• Michell Reddy

Kink & Connect: Intro to BDSM and Kink for the South Asian Community

As far as my parents know, I’m still a virgin. The sex talk went about as far as my mum asking me if I had “accidentally” had sex with my boyfriend, whom I’ve lived with for 6 years, because “accidents” happen. It was awkward and, feeling entrapped by the question, I didn't reply.


It's safe to say that many of us haven’t had conversations or education about sex with our parents. Sex wasn't normalised, and we weren't taught the fundamentals of communication, safety, and consent. Even in Western countries that went through the sexual revolution of the 60s and 20s, sex for pleasure remains a controversial issue. Yet we are bombarded by media that uses sex to sell us anything from cheeseburgers to beauty products.


Schools do a disserve to young people by teaching abstinence-only programmes, and seem to try and gross you out rather than educate you. They might use jargony medical terms and focus exclusively on sexually transmitted diseases (STIs). For me, my sex education was like this. It leaves you feeling anything from confused to disgusted. Rather than discussing consent and self-love, or normalising masturbation and sexual diversity, you end up with a room full of repulsed 14 year-olds.


Compound this with colonial cultural norms, like parents not outwardly showing affection or push controlling narratives like “sex happens after marriage” and “masturbation is a sin.” Anything to do with sex and pleasure is usually accompanied by intense feelings of guilt and shame.


BSDM may seem like a level of sexual inhibition inaccessible to us. If you’ve never had a conversation with someone who can give you frank, accurate, information about sex, kink can be intimidating. Wherever you are on the kink spectrum, you deserve pleasure and accurate information.


Even though I was often the only person of Asian descent at kinky events or meetups, kink is not only for white people. Kink can be enjoyable regardless of your cultural identity as long as you know how to do so safely, so let's dive right in.


In this article we're going over the following points:

  • The basics of BDSM and consent

  • Identifying your limits: hard and soft

  • Communication systems

  • Knowing the safety risks

  • Checking in and affirming consent

  • Aftercare

  • Connecting with other kinky people

  • Red flags in partners


The Basics: BDSM and Consent

BDSM is an acronym that covers practices that play with Bondage, Dominance, Submission, and sadoMasochism. It can be non-sexual or/and involve a sexual dynamic role-playing, and different types of fetishes.


Usually, this involves a dynamic where a person(s) identifies as Dominant or Submissive. Dominant roles may also be known as Tops and Submissives as Bottoms. Some people identify as Switches, meaning they switch between Dominant and Submissive roles. Any gender can play either role.


A BDSM scene/session is an allocated time where a Dominant plays their role, assuming control of what happens in the scene and inflicting different sensations and forms of discipline to a Submissive partner. Different sensations can include, blindfolding, spanking, flogging, playing with different temperatures such as ice and candle wax, and using sex toys such as nipple clamps, vibrators, and sex itself.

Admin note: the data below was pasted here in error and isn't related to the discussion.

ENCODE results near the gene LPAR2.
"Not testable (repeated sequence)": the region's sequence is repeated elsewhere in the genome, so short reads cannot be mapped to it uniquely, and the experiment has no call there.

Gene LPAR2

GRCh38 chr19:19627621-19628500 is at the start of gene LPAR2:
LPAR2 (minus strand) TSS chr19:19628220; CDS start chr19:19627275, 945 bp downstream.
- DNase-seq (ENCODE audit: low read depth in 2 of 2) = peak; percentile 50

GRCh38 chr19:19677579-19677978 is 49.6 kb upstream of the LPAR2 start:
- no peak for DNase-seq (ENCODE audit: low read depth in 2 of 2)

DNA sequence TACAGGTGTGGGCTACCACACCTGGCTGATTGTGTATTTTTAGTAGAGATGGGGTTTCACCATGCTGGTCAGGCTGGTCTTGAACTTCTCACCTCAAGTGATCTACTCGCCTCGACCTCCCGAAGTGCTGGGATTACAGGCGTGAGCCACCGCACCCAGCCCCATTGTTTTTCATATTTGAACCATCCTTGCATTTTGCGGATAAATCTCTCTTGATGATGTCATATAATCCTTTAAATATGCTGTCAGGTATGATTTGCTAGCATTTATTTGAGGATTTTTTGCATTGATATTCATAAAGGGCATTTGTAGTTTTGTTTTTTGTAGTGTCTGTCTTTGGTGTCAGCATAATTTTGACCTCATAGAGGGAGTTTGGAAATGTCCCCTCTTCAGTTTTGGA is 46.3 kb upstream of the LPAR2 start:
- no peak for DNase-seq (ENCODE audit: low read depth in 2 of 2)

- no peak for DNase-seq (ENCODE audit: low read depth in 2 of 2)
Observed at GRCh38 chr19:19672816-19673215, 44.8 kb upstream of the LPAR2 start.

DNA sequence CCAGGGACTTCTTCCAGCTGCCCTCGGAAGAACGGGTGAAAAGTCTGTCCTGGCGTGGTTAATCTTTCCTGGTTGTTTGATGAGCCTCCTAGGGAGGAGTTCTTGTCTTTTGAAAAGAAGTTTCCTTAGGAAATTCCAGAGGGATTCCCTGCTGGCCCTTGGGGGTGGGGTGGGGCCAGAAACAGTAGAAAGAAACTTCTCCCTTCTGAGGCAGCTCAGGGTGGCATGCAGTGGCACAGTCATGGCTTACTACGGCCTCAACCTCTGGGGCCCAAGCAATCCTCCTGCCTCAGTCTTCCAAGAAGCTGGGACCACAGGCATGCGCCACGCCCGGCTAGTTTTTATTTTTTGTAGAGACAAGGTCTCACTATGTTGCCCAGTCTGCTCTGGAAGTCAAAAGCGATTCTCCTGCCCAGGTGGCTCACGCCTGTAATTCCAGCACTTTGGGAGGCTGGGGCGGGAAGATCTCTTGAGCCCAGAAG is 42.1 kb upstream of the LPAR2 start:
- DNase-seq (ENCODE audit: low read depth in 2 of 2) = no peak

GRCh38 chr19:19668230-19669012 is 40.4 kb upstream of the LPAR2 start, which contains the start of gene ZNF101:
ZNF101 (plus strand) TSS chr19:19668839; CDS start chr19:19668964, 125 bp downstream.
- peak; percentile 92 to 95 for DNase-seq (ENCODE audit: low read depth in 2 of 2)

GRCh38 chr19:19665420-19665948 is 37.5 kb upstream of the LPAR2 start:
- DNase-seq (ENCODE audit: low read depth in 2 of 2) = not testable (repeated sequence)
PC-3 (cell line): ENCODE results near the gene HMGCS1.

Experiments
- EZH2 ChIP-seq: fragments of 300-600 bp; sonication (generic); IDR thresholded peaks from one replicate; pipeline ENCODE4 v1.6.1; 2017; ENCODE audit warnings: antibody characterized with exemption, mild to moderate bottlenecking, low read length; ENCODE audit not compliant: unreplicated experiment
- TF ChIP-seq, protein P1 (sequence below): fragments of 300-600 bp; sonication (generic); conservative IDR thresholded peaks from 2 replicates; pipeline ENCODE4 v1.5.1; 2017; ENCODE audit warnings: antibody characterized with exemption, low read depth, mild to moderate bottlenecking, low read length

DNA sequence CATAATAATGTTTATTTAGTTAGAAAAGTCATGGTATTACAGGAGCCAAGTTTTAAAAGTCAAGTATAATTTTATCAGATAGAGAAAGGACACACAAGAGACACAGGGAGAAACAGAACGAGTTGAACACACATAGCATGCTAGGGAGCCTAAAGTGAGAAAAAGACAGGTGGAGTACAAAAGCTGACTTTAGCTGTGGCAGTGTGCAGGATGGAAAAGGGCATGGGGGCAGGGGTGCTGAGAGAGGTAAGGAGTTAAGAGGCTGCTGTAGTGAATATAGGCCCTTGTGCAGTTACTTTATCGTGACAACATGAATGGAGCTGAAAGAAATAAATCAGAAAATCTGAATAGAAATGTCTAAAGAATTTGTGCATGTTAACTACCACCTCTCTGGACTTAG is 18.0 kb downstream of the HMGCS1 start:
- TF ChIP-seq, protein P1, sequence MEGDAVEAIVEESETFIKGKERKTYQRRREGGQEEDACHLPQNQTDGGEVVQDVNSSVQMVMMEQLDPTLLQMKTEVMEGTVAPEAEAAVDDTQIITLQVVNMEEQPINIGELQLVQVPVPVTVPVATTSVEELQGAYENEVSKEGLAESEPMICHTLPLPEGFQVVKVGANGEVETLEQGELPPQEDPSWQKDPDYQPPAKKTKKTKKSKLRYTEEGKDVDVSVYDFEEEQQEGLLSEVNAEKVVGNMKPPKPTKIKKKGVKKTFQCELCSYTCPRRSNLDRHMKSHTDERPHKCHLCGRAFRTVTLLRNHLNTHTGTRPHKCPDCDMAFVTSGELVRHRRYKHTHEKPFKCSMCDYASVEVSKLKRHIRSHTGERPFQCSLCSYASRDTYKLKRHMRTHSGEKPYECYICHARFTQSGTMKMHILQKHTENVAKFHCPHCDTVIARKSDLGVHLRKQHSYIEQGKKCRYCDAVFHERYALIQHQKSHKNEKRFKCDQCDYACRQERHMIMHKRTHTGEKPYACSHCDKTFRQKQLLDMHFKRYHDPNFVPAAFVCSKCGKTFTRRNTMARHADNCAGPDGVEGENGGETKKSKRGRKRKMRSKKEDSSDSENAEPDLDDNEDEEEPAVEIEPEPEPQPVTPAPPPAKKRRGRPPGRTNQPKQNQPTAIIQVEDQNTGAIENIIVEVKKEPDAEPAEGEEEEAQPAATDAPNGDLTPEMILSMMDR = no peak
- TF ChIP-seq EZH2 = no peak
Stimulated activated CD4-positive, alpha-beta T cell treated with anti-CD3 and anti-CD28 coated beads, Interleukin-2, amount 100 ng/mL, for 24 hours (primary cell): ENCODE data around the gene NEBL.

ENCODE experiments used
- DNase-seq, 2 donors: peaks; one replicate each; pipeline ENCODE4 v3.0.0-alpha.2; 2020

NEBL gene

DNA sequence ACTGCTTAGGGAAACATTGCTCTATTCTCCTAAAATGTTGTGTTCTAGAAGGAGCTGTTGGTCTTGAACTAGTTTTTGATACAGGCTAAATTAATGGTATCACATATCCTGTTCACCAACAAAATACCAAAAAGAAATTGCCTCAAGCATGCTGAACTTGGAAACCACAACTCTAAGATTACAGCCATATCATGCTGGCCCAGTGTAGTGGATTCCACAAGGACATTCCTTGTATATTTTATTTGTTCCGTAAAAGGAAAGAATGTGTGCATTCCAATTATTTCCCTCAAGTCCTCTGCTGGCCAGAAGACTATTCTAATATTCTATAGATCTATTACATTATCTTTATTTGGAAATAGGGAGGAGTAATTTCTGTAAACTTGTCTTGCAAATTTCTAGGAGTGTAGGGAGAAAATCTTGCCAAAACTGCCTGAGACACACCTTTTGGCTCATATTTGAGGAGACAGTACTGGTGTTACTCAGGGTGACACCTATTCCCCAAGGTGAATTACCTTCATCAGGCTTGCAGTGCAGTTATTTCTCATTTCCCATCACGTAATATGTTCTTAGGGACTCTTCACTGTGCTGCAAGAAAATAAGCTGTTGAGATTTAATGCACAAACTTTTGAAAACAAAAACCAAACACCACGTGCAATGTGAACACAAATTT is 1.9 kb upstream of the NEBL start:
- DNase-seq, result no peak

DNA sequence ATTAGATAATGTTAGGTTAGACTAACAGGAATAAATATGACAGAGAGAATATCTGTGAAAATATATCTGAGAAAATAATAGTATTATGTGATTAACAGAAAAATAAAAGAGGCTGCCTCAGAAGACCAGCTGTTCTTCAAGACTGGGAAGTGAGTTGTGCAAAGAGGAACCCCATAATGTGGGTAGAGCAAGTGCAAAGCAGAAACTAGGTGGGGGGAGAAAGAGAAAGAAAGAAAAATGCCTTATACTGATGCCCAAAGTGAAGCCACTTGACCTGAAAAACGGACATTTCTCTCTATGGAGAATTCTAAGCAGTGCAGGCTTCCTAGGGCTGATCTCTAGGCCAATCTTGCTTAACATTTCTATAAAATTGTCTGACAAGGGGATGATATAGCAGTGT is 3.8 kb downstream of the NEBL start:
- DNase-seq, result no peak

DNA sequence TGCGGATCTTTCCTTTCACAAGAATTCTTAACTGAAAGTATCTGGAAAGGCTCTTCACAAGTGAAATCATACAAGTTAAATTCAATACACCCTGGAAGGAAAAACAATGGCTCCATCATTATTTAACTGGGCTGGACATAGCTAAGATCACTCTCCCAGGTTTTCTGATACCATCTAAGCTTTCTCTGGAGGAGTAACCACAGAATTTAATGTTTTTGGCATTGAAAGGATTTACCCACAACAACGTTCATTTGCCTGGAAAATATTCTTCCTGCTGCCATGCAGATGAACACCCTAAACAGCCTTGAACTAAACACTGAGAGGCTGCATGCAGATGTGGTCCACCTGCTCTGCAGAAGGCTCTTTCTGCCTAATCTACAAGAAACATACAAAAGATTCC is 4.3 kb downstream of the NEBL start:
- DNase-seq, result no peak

Consent and communication are key in kink, just like in non-kinky sexual activity. If your partner is hesitant to try something it is vital that you accept and honour their limits. BDSM can bring intense emotions and requires vulnerability and honesty. At the end of the day, no one is obliged to say yes to any sexual or kinky activity and it is absolutely your right to say no to any form of BDSM or kinky sex.


While a Dom exercises power in a scene or relationship, at the heart of any BDSM activity is consent. A Dominant may only exercise power and inflict pleasure, pain, or sensation with a submissive’s consent. BDSM is, at its core, consensual exchange of power involving Limits.


Identifying Your Limits: Hard and Soft

With BDSM, you might be completely comfortable with certain activities, while feeling tepid or absolutely uncomfortable about others. This is completely normal and unique to everyone. Before you jump into a scene with your partner(s), you need to have an honest conversation about your limits, what you both enjoy, and how to maintain and affirm consent during a scene.

Limits are boundaries and they are important to identify and communicate with your scene partner(s). Everyone, Submissive AND Dominant, has limits to what they are comfortable doing and what they find pleasurable.


There are two types of limits: Hard and Soft.


Hard Limits: “I'm uncomfortable and/or unwilling to engage in this activity.”

If you have a hard limit, then you are completely uncomfortable or unwilling to engage in a certain activity. This can stem from personal trauma, a dislike for the activity, or simple disinterest.

For example, a Sub may have a hard limit on degradation in a scene or namecalling (i.e slut, bitch etc.) Conversely, a Dom may have a hard limit in engaging in pet play.


You do not have to explain why you have certain limits. Hard limits should be respected by your partner(s) without question. If someone pushes against and disrespects your limits, this is a big red flag. Everyone is different and into different things, but no one has to engage in any type of play that they do not want to.


"A hard limit is unbreakable and must be respected by both/all partners no matter what. It may protect an area of trauma or something which is sacred to one or all partners. It may also designate an activity which is simply not appealing for any reason." | Dr. Celina Criss

Soft Limits: “I'm curious and open to try this activity if if we discuss it fully."

If you have a soft limit that you want to explore it is important to have a discussion with your partner beforehand to discuss what this may look like, to agree on your safe words and how you will communicate during your scene. We call these soft limits.